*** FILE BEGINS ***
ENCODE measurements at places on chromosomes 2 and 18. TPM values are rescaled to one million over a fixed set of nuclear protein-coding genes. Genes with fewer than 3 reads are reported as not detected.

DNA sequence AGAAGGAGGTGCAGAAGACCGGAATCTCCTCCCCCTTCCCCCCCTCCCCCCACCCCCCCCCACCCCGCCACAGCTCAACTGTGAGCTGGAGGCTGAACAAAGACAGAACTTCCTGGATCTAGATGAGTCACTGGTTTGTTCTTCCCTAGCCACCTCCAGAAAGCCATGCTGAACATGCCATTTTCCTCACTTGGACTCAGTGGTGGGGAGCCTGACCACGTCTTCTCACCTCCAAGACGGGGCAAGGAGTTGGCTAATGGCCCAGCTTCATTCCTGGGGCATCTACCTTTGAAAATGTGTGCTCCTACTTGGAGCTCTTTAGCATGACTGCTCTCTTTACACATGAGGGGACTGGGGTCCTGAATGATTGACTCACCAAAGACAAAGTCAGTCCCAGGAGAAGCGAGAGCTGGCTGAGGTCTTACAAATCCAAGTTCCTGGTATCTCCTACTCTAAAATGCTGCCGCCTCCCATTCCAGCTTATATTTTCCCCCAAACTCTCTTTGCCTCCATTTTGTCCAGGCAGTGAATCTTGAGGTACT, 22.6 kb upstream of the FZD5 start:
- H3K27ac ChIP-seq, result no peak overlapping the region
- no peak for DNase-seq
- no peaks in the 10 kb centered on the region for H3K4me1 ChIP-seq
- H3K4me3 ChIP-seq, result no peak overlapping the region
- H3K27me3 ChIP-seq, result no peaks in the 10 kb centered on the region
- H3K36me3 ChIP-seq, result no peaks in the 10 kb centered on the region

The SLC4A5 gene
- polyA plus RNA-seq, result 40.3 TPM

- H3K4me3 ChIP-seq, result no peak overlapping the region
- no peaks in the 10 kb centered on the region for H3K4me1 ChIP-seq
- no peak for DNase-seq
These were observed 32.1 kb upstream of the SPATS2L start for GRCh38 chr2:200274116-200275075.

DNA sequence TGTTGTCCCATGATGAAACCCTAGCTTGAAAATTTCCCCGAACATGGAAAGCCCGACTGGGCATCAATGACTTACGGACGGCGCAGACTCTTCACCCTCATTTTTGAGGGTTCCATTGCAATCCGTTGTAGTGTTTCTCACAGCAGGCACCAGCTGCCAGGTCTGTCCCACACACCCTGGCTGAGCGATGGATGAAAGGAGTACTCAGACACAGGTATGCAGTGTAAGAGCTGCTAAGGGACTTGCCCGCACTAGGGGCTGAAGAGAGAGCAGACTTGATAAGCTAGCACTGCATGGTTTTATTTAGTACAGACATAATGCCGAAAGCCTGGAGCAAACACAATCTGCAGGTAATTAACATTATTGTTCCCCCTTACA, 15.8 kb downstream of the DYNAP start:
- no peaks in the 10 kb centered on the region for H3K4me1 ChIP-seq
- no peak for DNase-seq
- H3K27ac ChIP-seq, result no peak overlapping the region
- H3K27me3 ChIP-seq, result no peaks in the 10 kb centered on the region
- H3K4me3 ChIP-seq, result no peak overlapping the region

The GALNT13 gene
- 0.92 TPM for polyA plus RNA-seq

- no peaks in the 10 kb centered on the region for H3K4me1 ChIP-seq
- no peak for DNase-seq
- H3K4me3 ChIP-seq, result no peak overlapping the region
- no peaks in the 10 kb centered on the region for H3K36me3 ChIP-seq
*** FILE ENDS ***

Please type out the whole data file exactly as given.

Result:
ENCODE measurements at places on chromosomes 2 and 18. TPM values are rescaled to one million over a fixed set of nuclear protein-coding genes. Genes with fewer than 3 reads are reported as not detected.

DNA sequence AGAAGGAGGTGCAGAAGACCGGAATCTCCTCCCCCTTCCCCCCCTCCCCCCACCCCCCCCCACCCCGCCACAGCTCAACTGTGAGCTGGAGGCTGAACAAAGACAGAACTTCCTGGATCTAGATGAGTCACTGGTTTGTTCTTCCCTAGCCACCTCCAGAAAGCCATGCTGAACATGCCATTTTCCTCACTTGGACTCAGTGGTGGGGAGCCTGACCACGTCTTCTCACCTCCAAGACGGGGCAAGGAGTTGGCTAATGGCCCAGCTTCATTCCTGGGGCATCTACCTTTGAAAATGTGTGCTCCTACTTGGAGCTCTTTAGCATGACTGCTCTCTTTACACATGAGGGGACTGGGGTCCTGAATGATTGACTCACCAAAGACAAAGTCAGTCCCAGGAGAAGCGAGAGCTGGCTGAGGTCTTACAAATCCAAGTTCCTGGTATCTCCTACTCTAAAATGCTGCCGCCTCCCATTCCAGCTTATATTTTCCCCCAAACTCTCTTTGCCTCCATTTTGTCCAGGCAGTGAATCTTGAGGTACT, 22.6 kb upstream of the FZD5 start:
- H3K27ac ChIP-seq, result no peak overlapping the region
- no peak for DNase-seq
- no peaks in the 10 kb centered on the region for H3K4me1 ChIP-seq
- H3K4me3 ChIP-seq, result no peak overlapping the region
- H3K27me3 ChIP-seq, result no peaks in the 10 kb centered on the region
- H3K36me3 ChIP-seq, result no peaks in the 10 kb centered on the region

The SLC4A5 gene
- polyA plus RNA-seq, result 40.3 TPM

- H3K4me3 ChIP-seq, result no peak overlapping the region
- no peaks in the 10 kb centered on the region for H3K4me1 ChIP-seq
- no peak for DNase-seq
These were observed 32.1 kb upstream of the SPATS2L start for GRCh38 chr2:200274116-200275075.

DNA sequence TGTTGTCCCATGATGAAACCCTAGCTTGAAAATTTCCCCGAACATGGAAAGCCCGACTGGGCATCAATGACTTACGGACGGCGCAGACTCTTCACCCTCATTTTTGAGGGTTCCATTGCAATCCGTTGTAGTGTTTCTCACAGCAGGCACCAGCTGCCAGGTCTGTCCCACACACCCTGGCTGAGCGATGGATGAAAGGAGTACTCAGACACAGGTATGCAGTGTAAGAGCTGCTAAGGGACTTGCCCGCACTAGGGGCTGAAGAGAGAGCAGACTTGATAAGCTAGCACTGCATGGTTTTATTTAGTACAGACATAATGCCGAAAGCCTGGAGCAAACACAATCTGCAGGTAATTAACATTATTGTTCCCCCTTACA, 15.8 kb downstream of the DYNAP start:
- no peaks in the 10 kb centered on the region for H3K4me1 ChIP-seq
- no peak for DNase-seq
- H3K27ac ChIP-seq, result no peak overlapping the region
- H3K27me3 ChIP-seq, result no peaks in the 10 kb centered on the region
- H3K4me3 ChIP-seq, result no peak overlapping the region

The GALNT13 gene
- 0.92 TPM for polyA plus RNA-seq

- no peaks in the 10 kb centered on the region for H3K4me1 ChIP-seq
- no peak for DNase-seq
- H3K4me3 ChIP-seq, result no peak overlapping the region
- no peaks in the 10 kb centered on the region for H3K36me3 ChIP-seq